Lets say that both my opponent and I both have a 1/1 white flying spirit. Now lets say I declare my spirit as an attacker, and my opponent declares their spirit as a blocker. After they declare their spirit as a blocker I cast Turn to Frog, which causes their spirit to lose all abilities and become a 1/1 blue frog until end of turn. What happens?
Your creature is still blocked. The blue frog will still deal damage.
If you cast Turn to Frog after attackers are declared, but before blockers are declared, your spirit can't be blocked by that creature.
509.1b The defending player checks each creature he or she controls to see whether it's affected by any restrictions (effects that say a creature can't block, or that it can't block unless some condition is met). If any restrictions are being disobeyed, the declaration of blockers is illegal.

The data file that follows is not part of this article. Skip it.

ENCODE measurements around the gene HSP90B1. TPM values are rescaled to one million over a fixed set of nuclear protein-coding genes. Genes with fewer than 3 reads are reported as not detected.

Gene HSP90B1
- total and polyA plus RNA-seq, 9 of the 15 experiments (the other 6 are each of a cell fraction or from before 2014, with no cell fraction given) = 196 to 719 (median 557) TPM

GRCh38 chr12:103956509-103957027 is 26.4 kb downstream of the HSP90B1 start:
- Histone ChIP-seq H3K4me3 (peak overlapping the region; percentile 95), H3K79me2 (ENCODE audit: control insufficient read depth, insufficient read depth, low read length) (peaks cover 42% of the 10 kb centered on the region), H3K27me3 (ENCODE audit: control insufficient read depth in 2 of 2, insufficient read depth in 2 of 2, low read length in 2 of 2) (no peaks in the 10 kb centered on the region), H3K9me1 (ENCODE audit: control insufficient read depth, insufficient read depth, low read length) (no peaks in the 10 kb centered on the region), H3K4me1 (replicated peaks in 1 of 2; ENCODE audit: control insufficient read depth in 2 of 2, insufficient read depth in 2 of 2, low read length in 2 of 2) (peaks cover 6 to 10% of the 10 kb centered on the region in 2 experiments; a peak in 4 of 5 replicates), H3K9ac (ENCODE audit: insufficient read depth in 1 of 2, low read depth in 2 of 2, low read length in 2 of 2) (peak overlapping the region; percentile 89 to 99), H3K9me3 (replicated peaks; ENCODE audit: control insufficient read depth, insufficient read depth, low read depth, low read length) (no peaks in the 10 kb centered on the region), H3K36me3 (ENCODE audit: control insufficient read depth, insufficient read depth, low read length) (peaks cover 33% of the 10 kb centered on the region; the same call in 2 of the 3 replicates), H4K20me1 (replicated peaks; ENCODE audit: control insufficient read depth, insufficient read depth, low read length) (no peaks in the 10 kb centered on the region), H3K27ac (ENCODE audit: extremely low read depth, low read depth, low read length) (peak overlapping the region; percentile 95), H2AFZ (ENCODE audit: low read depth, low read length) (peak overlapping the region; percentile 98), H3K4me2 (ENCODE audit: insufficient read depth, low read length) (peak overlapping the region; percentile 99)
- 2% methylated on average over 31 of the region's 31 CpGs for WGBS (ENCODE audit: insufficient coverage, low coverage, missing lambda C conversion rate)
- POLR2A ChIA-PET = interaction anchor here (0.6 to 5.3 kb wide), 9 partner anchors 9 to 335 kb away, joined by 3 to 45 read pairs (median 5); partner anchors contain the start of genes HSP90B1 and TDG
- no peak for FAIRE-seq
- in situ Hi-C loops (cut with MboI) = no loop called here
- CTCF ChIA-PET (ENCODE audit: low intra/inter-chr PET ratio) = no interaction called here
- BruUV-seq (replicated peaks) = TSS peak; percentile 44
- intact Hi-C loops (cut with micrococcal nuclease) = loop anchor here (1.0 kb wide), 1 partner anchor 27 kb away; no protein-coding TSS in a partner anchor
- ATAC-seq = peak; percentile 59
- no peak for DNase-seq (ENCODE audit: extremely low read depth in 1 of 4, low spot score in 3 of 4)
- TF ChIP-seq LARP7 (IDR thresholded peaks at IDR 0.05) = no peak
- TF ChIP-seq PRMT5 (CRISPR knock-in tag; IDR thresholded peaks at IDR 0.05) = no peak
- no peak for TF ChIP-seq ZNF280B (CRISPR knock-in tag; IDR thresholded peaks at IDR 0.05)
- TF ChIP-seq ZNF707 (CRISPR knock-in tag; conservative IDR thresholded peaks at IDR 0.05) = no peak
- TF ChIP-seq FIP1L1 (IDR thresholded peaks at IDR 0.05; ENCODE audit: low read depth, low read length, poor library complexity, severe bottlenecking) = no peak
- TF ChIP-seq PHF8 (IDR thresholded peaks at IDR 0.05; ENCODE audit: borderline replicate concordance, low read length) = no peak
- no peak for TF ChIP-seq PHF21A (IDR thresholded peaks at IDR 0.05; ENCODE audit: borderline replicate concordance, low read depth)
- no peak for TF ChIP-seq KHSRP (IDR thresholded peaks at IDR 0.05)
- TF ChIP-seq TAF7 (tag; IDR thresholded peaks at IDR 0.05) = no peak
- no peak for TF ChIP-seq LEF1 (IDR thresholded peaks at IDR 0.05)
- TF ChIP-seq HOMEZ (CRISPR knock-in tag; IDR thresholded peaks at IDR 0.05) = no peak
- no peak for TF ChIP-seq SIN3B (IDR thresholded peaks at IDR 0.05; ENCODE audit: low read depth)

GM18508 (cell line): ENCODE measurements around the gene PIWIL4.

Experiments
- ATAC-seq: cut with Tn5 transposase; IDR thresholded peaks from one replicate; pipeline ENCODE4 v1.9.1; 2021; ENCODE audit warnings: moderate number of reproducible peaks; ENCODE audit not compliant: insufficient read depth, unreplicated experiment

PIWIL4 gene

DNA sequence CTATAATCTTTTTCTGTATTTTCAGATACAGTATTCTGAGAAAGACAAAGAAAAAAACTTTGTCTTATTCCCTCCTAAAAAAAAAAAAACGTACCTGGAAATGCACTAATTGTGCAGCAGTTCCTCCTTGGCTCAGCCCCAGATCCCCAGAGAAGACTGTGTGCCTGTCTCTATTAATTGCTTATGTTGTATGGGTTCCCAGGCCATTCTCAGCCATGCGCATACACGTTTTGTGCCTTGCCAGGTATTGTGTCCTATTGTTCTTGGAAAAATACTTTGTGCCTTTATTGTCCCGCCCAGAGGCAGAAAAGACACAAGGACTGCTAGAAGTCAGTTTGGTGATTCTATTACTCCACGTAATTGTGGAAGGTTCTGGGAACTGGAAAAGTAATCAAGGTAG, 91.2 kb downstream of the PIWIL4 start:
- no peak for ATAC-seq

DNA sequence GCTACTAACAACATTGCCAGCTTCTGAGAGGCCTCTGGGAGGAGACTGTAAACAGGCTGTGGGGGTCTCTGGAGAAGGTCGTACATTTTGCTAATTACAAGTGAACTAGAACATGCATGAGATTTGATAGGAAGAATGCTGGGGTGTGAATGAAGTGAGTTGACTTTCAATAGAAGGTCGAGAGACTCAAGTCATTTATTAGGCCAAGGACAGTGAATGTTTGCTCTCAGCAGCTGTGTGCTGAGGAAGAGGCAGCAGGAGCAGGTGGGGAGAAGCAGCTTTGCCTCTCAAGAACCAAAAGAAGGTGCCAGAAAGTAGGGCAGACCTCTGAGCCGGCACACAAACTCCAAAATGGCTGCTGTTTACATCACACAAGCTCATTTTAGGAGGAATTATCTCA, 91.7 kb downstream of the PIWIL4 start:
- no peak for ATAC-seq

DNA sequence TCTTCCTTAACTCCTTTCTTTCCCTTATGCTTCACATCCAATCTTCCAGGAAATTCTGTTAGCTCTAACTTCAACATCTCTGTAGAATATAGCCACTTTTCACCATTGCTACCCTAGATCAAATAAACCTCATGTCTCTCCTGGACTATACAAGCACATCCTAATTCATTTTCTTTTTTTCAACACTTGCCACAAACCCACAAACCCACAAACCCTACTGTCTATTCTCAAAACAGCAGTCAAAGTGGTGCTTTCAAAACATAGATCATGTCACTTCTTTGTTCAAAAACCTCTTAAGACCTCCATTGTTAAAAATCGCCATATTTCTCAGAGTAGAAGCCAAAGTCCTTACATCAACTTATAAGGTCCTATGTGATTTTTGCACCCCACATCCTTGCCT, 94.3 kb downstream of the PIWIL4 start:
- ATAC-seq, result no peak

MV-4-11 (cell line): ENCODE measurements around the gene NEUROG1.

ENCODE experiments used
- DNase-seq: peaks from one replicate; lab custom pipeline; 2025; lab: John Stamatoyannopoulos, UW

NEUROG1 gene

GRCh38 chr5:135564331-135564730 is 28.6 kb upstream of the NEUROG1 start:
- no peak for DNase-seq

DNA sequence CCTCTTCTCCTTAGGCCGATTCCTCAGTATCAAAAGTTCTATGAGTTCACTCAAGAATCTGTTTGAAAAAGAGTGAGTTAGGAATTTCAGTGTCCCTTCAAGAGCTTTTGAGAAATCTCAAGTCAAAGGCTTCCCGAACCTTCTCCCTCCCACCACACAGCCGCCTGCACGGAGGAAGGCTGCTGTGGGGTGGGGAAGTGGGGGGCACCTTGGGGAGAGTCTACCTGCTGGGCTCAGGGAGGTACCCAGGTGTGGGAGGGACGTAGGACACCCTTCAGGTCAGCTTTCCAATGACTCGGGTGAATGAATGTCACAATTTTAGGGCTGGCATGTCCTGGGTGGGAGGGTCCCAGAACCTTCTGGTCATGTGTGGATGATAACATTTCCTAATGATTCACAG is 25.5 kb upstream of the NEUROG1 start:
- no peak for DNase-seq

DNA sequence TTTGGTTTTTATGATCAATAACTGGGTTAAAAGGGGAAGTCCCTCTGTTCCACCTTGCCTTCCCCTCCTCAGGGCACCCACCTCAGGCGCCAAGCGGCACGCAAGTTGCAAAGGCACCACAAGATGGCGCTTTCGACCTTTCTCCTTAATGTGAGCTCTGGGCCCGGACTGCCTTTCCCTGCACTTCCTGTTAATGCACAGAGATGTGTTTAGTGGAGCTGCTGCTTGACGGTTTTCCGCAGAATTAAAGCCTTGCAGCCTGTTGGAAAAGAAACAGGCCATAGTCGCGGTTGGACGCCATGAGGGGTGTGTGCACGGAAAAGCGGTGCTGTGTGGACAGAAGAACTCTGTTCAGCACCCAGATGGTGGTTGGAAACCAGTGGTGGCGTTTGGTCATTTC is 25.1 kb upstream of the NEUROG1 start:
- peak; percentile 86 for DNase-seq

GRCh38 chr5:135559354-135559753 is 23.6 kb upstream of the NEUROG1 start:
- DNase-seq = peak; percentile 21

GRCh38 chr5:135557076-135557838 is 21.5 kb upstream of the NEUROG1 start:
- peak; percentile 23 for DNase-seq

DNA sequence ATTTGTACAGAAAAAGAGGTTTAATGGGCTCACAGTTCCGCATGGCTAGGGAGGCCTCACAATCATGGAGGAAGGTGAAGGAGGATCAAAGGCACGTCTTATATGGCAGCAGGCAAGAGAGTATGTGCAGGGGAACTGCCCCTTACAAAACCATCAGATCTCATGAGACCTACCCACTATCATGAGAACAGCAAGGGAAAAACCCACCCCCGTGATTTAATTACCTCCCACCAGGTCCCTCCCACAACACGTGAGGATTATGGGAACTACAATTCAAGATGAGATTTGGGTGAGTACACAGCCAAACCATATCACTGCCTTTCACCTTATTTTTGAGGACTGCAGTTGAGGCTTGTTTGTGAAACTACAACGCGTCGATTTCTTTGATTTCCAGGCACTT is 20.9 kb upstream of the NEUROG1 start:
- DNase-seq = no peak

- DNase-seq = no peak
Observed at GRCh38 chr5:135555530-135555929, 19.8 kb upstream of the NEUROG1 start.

A restriction may be created by an evasion ability (a static ability an attacking creature has that restricts what can block it). If an attacking creature gains or loses an evasion ability after a legal block has been declared, it doesn't affect that block. Different evasion abilities are cumulative. Example: An attacking creature with flying and shadow can't be blocked by a creature with flying but without shadow.
The check for evasion ability blocking restrictions is made before blockers are declared, but is not made again. If the attacker gains or loses evasion abilities it doesn't matter. It's not explicitly mentioned in that rule, but it logically follows that if the defender gains or loses the ability to block flying creatures after the block is declared, it doesn't matter.